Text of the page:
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Transport for London wins appeal over Streetspace active travel programme

Court of Appeal reverses decision from earlier this year that City Hall initiatives to promote cycling and walking were unlawful

Transport for London (TfL) has today won a Court of Appeal decision against a ruling from the High Court earlier this year that initiatives aimed at promoting active travel and making roads safer for cyclists and pedestrians were unlawful.

In January, High Court judge Mrs Justice Lang ruled that TfL’s Streetspace programme, designed to promote active travel after the coronavirus pandemic hit and aimed at given more space to cyclists and pedestrians, was unlawful.

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The action was originally brought by two organisations linked to members of the licensed cab trade, the Licensed Taxi Drivers’ Association and the United Trade Action Group, which argued that the Streetspace programme, TfL guidance to boroughs on low traffic neighbourhoods, and the closure of Bishopsgate in the City of London were all unlawful.

The judge in the initial case said that the programme was “seriously flawed” and went “beyond what was reasonably required to meet the temporary challenges created by the pandemic.”

But she also invited TfL to “substantially” revise its plans ahead of any appeal, and said that even if that appeal were lost, more time could be granted before the quashing orders are issued.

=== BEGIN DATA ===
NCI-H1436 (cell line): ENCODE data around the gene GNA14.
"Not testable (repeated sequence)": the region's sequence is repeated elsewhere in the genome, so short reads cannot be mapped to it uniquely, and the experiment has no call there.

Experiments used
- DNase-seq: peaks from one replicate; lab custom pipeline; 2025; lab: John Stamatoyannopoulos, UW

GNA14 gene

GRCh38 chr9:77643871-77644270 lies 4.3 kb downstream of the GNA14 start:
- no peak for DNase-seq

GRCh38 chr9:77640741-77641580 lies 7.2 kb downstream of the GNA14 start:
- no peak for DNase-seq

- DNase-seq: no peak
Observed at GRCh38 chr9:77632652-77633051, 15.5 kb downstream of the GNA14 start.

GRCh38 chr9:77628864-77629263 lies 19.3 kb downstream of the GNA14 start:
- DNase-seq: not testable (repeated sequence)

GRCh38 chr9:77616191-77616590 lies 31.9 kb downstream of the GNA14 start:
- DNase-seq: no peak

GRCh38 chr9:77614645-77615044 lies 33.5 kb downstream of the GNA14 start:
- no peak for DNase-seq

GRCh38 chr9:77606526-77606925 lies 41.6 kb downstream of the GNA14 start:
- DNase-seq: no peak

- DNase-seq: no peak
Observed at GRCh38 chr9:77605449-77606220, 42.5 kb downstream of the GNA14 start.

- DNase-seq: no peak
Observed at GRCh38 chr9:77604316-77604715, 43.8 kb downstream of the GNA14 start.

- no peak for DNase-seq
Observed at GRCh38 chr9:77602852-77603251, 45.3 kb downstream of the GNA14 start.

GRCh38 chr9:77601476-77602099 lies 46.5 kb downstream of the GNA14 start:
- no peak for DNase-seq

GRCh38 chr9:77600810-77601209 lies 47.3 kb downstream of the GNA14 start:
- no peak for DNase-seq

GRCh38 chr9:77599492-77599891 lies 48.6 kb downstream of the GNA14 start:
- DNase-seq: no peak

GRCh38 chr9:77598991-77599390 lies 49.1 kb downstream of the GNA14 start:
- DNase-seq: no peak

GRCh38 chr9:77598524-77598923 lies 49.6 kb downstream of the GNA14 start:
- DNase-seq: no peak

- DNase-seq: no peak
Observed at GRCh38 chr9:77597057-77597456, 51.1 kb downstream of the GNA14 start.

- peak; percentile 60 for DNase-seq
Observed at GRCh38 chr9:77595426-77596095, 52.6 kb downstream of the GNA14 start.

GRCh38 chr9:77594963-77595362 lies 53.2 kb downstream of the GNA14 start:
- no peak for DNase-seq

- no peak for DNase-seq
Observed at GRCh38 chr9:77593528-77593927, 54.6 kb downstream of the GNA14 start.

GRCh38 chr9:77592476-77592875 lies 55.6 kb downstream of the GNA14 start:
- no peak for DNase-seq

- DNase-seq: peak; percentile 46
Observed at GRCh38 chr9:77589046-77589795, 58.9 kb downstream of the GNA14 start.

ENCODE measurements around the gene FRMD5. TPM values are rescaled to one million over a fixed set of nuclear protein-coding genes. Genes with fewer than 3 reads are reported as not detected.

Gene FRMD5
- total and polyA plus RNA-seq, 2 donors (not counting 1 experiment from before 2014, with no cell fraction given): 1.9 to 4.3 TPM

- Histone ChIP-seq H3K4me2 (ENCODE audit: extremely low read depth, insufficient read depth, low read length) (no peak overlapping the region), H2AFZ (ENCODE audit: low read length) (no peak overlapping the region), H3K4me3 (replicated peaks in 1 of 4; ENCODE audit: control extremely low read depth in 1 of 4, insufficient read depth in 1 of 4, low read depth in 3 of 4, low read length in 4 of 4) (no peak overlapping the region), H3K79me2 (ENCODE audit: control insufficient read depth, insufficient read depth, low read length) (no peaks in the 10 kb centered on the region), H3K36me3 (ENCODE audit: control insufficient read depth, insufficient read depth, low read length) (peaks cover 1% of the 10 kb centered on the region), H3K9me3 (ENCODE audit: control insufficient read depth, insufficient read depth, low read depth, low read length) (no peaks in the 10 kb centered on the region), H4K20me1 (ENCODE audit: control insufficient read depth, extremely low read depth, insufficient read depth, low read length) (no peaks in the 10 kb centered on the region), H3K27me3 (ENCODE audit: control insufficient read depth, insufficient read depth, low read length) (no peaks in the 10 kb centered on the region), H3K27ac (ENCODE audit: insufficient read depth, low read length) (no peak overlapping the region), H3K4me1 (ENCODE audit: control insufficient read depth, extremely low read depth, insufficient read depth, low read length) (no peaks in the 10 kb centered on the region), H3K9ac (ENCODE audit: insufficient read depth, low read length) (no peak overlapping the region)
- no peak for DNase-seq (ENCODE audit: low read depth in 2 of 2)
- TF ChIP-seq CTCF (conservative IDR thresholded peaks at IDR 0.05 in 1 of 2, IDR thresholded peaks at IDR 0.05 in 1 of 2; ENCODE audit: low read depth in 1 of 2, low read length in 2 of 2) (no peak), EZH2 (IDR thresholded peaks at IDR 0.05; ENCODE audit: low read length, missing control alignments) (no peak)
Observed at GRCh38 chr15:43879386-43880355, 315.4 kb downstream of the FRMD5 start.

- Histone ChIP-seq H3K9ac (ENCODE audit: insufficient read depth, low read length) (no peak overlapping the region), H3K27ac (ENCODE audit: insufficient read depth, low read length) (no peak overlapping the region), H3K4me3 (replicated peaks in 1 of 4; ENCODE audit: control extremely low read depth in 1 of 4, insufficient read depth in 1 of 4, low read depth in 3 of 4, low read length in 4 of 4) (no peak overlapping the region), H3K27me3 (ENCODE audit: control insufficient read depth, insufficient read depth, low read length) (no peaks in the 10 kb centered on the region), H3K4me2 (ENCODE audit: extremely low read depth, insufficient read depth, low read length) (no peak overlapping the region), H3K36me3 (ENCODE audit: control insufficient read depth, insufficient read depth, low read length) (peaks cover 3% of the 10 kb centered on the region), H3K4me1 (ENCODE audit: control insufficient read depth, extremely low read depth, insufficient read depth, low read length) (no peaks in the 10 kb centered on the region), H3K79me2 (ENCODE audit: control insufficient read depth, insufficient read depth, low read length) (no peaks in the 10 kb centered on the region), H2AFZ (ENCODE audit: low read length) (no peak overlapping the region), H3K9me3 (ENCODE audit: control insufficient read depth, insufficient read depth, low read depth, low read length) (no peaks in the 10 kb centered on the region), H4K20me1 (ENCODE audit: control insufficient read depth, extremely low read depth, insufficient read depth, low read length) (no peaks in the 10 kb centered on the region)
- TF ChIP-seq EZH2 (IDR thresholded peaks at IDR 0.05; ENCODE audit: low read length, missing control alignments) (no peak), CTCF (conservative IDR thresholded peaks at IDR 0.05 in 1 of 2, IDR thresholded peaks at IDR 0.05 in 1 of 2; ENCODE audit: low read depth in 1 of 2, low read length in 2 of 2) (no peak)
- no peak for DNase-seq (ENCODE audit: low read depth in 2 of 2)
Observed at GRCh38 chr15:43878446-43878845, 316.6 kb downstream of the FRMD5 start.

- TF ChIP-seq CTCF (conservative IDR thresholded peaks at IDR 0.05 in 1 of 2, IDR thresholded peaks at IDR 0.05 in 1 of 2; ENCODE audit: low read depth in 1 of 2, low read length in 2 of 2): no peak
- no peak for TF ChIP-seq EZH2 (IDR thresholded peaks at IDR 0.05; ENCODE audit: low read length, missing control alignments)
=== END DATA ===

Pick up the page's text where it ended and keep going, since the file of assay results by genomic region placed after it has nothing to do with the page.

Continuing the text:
TfL said that today’s judgment, together with the results of last month’s Mayoral election where Labour’s Sadiq Khan secured a second term despite Conservative candidate Shaun Bailey, among others, making opposition to policies aimed at reducing motor traffic and promoting active travel a key part of its campaigns, was a vindication of its policies.

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Khan said that today’s decision, combined with the election result, “forms a double mandate allowing us to continue with our bold measures.

“Our changes to Bishopsgate make it safer for people walking and cycling. This central London scheme is the centrepiece of the work we have done across the capital during my first term

“Our world-leading Streetspace schemes are helping protect the health of Londoners, and this decision reinforces my determination to make it safer and easier for Londoners to walk and cycle, and to help ensure a green and sustainable recovery from the pandemic,” he added.

Simon joined as news editor in 2009 and is now the site’s community editor, acting as a link between the team producing the content and our readers. A law and languages graduate, published translator and former retail analyst, he has reported on issues as diverse as cycling-related court cases, anti-doping investigations, the latest developments in the bike industry and the sport’s biggest races. Now back in London full-time after 15 years living in Oxford and Cambridge, he loves cycling along the Thames but misses having his former riding buddy, Elodie the miniature schnauzer, in the basket in front of him.

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